A languorous, ethnobiological romance that’s lodged somewhere between yesterday and tomorrow — memory and anticipation — Jessica Oreck’s singularly transportive “One Man Dies a Million Times” revisits the siege of Leningrad in order to trace a forward-thinking sketch about the essence of self-preservation in a world determined to destroy itself.
Announcing itself as “a true story, set in the future,” Oreck’s film largely eschews action in favor of entropy, its plot simple enough to sound like a premise: As millions of people starve to death in a frigid city that was deprived of food for 900 days, two high-cheekboned workers at the world’s first seed bank fight to preserve a priceless collection of genetically diverse plant life. Eating the produce would feed a small handful of extremely hungry people for a few days, but harvesting the seeds might allow for the possibility of restoring the world’s agriculture when the war ends. If the war ends.
For Alyssa (Alyssa Lozovskaya) and Maksim (Maksim Blinov), the decision is so obvious that Oreck hardly needs to dramatize it being made. One day, they’re working in the sunny gardens outside the Institute of Plant Genetic Resources. The next, they’re huddled inside the monochromatic hell of a Tarkovsky movie shot by “Heaven Knows What” cinematographer Sean Price Williams. Death becomes the defining aspect of life, as undeniable as the flap of rotten gum tissue that Maksim can’t stop himself from exploring with his tongue, but the tension between sacrifice and survival remains so taut that any other, more overt kind of conflict might distract from what’s at stake.
Similarly, the film’s spine of archival material — including a hushed voiceover track that’s excerpted from diaries recovered from Leningrad — rubs against its frequent anachronisms until every passing day feels predictive of the world to come. In the beginning of the film, the ’90s-era computer screens that are scattered across the seed bank seem like invasions from the future; by the end of the film, they could just as easily be relics from the past.
Of course, the most unsettling thing about “One Man Dies a Million Times” is that it ultimately belongs to the present. The three-year gap between the film’s SXSW premiere and its theatrical debut has been somewhat flimsily explained/touted as a testament to its atmospheric power, and a protest against the indignities of streaming — please ignore the challenges of selling a bleak-as-fuck Tarkovskian mood piece in a market hostile to even the friendliest specialized fare — but releasing it at a time when Russian citizens have been cut off from the world all over again rewards Oreck’s patience by underlining her point. At one point a character scratches their head after spotting a clock on the wall of a half-exploded house, but he’s not the only one who can still hear it tick.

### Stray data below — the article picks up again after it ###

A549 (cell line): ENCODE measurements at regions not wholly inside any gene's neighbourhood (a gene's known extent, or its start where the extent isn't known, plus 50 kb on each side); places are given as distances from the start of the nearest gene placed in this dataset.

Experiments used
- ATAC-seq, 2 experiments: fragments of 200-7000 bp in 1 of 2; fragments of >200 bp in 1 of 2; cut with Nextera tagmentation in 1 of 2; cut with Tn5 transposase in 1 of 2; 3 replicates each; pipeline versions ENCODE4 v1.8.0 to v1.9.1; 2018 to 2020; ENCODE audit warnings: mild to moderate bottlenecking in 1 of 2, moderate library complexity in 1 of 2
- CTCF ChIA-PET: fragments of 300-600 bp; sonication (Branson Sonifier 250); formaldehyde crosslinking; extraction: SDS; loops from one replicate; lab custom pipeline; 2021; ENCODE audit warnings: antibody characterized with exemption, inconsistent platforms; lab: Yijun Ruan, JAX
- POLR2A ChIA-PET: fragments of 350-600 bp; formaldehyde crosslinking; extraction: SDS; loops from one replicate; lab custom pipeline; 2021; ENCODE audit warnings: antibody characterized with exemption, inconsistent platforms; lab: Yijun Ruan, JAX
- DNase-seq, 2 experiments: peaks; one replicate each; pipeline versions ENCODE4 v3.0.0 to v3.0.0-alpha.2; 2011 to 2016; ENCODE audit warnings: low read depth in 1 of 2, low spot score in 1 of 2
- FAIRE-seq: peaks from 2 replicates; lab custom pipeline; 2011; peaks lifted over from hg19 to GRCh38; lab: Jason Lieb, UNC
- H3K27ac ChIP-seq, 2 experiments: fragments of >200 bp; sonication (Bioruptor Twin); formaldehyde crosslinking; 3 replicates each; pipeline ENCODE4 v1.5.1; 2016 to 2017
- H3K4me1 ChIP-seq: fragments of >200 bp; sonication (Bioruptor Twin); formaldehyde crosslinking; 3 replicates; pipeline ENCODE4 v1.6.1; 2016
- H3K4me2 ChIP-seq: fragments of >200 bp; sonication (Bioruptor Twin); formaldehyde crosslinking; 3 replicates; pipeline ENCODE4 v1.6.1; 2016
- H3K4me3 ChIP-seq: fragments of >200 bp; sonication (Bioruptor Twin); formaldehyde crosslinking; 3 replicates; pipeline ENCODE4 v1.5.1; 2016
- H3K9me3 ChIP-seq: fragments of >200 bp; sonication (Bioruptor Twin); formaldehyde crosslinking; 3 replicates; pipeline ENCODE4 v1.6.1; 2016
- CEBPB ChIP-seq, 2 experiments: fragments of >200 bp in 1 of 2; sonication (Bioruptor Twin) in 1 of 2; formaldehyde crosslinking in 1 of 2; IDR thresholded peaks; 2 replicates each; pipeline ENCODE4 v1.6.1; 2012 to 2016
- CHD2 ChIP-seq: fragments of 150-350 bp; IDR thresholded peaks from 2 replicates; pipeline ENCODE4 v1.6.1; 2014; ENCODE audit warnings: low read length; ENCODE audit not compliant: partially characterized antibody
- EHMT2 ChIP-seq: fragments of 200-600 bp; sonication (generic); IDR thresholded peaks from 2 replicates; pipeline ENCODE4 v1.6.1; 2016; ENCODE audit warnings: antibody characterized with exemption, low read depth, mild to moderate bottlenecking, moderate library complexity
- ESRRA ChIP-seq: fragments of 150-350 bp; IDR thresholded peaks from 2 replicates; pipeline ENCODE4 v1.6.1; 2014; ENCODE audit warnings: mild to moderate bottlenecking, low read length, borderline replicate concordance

Always hypnotic, sometimes discordantly beautiful, and often so moribund that it seems as gray and static as the fallen snow that’s settled into a kind of permafrost around the city, “One Man Dies a Million Times” is too diffuse to make a deep impression, yet Oreck’s film is sustained by the same clarity of vision that keeps (some of) its characters alive. This is, at heart, a meditation on the myopia that accompanies death, and the struggle to see beyond it when it settles over a place like a heavy fog. It’s about the unreality that fringes decay, and how suffering on a mass scale blurs into abstraction.
Haggard faces in the darkness. Empty crates swaying in rooms full of people who don’t have the energy to move. Orange embers flicker outside Maksim’s window in a world that’s otherwise rendered in apocalyptic black-and-white. At a certain point — long after their bodies have started feeding on themselves in order to stay alive — Alyssa and Maksim drag a frozen corpse to the public square on a toboggan as casually as if they were going on a walk to the local store.
Stalin is often quoted as saying that “if only one man dies of hunger, that is a tragedy. If millions die, that’s only a statistic.” In its own somnambulant way, and often by omission, Oreck’s film keys into the process by which tragedy numbs into something colder. By counterbalancing that same process with a historic act of preservation, “One Man Dies a Million Times” waters its memories of Leningrad into a renewable affirmation of faith. It’s one of the bleakest movies I’ve ever seen about the need to believe in the future.
Buoyed by attractive fictional characters while still being carried along the same ambient undercurrent that has run through Oreck’s ultra-expressive documentary work (“Beetle Queen Conquers Tokyo,” “The Vanquishing of the Witch Baba Yaga”), “One Man Dies a Million Times” might be slow cinema writ large — its story told through erosion, and with all the velocity of a famine — but the half-imagined past that it remembers is coming for us at the speed of real life.
“One Man Dies a Million Times” opens at the IFC Center on Friday, July 29, and will expand in the coming weeks,
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